A funny thing happened when Newt Gingrich visited Second Life. According to at least one newspaper, the first thing he saw was “a lovely young digital lady” — who was completely naked!
But the truth turned out to be much more complicated…
As Gingrich spoke, he endured some “cyber-heckling,” according to the Atlanta Journal-Constitution. “A small group of protesters gathered in the neighboring sims,” reports the Second Life News Network, “and shouts could be heard during the press conference.” In an online video, CNN notes that Gingrich’s Second Life audience included “sundry protesters — and people generally flying around.” And in the front row of Gingrich’s audience sat a giant cat wearing a Barack Obama t-shirt.
“I had heard that it went smoothly — well, by SL standards,” said one Second Life user.
Newt’s virtual security team says the nude woman reported was actually wearing a sexy French Riviera-style bikini, and even CNN’s reporter acknowledged that by the time Newt showed up “she put on a little bit more clothing.” Another user named Musa Ni suggested that reports of nudity may get overplayed for another reason. “Materializing nude just moments before your clothes are rendered on the screen in Second Life is just as likely to be a software glitch as a deliberate act.”
There were positive moments too. Even CNN’s reporter acknowledged that the virtual Gingrinch avatar looked “somewhat more dashing the original.” Gingrich gamely fielded a question about virtual fundraising and its role in campaign finance reform, according to the Second Life News Network. (“Nobody yet understands the extraordinary collapse in cost of being able to communicate, interact and know each other in an Internet-based system.”)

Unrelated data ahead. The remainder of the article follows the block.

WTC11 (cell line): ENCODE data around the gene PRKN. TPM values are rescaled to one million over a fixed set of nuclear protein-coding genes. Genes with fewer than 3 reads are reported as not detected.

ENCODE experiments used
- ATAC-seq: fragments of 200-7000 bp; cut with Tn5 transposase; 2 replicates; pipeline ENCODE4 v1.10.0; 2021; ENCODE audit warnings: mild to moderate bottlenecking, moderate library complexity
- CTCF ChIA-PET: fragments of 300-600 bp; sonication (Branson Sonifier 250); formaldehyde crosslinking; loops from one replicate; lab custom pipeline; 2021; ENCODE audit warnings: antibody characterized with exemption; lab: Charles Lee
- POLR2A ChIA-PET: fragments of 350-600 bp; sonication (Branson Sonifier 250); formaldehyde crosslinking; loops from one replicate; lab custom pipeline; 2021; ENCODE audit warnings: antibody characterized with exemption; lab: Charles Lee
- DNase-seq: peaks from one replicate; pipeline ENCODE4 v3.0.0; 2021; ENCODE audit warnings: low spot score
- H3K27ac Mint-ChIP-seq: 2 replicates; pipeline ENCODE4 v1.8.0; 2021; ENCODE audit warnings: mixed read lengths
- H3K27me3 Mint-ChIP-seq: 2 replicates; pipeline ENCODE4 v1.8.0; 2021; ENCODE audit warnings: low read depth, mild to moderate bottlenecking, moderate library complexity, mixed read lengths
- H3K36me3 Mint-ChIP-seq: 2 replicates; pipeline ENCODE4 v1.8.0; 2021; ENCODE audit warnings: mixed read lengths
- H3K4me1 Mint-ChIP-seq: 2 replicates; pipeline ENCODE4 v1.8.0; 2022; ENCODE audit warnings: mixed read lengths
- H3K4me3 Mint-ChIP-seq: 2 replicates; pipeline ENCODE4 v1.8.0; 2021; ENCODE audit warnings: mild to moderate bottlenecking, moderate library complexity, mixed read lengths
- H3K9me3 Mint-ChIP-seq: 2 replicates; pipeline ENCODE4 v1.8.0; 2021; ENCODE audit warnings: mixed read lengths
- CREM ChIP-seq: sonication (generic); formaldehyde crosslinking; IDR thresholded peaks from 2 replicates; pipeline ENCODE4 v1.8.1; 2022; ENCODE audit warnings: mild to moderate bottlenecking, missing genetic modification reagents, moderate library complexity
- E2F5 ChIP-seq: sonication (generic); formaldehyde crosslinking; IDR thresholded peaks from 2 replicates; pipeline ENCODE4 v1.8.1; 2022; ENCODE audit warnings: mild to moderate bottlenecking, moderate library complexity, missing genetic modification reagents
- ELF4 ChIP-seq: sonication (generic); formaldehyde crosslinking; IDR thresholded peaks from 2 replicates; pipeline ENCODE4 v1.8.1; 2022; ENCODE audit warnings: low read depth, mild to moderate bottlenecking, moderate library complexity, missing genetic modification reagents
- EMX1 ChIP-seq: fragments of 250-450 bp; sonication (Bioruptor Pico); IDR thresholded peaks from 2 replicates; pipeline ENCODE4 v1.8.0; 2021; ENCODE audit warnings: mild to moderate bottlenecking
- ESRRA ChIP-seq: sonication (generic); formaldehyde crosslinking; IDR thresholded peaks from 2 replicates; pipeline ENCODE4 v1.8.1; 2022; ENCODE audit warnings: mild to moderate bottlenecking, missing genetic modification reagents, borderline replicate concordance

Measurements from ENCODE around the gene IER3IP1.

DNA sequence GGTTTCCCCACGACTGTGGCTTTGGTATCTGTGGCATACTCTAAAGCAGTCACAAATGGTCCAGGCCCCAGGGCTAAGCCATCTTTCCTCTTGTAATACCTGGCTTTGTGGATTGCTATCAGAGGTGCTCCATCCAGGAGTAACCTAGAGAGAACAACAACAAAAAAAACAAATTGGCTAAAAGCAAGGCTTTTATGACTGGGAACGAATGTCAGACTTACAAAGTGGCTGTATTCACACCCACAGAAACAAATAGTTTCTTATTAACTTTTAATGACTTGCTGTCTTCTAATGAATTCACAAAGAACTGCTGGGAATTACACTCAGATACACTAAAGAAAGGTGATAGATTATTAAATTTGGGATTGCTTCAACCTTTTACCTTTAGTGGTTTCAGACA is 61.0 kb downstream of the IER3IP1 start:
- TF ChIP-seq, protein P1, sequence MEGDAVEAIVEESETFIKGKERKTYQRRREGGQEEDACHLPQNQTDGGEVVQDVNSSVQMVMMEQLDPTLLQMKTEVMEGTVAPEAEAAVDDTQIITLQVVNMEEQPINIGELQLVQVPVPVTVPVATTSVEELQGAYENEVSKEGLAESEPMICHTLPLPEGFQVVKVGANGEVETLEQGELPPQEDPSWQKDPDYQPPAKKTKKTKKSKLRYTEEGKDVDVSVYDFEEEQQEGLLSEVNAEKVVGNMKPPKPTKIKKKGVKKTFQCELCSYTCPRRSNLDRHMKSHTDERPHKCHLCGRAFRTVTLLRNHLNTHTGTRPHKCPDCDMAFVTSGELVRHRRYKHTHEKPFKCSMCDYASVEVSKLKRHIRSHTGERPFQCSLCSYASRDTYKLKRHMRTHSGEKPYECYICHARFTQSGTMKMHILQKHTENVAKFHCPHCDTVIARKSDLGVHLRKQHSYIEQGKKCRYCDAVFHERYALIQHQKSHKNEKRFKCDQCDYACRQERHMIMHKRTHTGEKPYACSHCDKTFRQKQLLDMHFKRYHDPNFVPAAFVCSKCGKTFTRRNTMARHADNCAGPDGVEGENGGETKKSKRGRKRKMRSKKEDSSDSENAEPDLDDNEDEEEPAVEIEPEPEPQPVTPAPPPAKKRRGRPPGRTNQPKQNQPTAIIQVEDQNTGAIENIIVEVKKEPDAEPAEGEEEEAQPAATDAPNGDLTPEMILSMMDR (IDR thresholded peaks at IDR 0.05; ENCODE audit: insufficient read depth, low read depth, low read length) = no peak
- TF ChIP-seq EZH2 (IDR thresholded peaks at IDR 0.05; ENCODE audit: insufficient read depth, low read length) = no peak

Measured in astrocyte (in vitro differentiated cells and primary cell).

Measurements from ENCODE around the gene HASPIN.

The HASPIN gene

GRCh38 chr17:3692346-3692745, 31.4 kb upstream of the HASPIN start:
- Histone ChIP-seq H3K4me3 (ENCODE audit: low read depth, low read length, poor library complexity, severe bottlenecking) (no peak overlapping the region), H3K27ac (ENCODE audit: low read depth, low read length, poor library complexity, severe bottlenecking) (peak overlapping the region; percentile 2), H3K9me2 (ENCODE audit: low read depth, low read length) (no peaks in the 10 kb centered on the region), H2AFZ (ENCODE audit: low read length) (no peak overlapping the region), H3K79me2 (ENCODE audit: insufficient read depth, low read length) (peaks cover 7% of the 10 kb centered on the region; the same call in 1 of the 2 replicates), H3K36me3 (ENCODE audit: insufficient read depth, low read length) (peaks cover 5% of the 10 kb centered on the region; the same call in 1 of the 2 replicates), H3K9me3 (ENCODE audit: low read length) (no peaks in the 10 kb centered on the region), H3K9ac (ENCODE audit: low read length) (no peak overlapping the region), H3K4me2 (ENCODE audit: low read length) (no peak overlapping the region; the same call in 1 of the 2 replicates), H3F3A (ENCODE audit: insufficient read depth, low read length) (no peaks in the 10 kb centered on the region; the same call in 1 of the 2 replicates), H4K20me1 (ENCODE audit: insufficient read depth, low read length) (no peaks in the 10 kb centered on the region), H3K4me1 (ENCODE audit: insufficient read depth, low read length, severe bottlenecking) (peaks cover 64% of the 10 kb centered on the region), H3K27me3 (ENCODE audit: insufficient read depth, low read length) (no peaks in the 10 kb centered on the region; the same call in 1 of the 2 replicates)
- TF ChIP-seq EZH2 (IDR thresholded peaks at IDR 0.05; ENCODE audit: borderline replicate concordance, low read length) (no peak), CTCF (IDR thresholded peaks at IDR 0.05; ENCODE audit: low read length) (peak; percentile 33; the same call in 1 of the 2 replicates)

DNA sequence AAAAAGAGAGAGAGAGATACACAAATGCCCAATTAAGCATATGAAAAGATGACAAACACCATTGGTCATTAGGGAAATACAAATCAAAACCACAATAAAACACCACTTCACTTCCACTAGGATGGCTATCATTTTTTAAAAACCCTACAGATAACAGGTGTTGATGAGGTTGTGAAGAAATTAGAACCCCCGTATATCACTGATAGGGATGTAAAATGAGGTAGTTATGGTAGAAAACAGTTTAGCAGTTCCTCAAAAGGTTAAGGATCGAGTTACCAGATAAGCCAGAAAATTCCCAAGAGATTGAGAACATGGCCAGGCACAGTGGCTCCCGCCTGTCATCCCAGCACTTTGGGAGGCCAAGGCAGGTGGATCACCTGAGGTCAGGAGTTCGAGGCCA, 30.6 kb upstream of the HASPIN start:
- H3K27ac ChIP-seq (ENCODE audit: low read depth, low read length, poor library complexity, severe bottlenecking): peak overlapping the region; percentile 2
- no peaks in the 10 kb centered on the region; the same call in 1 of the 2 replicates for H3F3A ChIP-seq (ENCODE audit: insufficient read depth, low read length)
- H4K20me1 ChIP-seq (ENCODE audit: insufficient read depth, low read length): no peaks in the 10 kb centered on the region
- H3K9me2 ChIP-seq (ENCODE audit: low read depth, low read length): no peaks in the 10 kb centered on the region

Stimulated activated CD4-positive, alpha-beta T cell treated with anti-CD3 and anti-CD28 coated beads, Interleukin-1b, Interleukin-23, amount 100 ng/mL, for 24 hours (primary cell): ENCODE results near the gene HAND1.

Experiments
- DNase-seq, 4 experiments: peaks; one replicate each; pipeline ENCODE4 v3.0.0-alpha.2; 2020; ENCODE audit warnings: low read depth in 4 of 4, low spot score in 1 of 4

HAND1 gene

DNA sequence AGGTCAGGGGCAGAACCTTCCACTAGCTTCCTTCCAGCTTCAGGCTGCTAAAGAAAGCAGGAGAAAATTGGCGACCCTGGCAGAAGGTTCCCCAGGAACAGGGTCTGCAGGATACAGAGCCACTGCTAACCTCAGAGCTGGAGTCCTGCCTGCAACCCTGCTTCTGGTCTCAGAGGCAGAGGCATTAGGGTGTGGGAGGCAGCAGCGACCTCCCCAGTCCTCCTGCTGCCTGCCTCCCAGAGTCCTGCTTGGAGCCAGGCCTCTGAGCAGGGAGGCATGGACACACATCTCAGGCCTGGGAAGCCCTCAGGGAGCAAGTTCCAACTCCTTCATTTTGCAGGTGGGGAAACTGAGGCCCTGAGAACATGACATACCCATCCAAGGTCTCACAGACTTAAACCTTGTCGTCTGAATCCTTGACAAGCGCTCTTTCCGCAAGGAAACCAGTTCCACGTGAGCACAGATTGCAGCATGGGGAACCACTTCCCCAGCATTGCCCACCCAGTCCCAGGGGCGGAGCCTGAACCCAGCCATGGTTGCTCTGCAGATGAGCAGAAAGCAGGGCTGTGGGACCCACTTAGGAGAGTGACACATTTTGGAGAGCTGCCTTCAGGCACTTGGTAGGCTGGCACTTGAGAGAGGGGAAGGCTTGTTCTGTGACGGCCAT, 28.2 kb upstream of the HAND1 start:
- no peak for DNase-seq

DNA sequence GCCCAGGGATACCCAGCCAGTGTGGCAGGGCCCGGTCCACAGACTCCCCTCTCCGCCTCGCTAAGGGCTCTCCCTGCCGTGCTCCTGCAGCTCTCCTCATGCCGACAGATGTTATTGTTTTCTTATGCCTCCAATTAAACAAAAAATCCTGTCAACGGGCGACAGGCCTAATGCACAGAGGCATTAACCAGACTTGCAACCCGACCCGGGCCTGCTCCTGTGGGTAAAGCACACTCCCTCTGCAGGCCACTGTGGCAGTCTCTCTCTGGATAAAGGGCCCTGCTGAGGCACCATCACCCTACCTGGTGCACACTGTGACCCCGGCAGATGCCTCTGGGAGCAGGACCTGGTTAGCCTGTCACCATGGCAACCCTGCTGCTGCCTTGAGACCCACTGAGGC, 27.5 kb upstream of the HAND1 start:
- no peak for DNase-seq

They also report that Gingrich arrived in Second Life with some news. IBM will create a “Legislative Life” area in Second Life for America’s state legislators, giving them a place to network. “This would dramatically expand the rate of innovation,” Gingrich argued, “and the rate of new ideas.” He promised his “American Solutions” advocacy group would be exploring the benefits of virtual interactions.
Protesters complained they were limited to just five avatars, according to reports about a Second Life activist named Ruby Glitter, who was “very frustrated” about the new restrictions announced moments before Gingrich’s arrival. Of course, Gingrich’s apperance also drew sympathetic proponents of down-sizing the government. (“No to fascism, no to federal control,” read one sign…)
Gingrich told the audience that technology like Second Life could return “a real dialogue” to America, “where we talk with each other, and we have a chance to pull together good ideas…in my judgment, that’s the key to the future.”
And then his audience went home. Including the giant cat.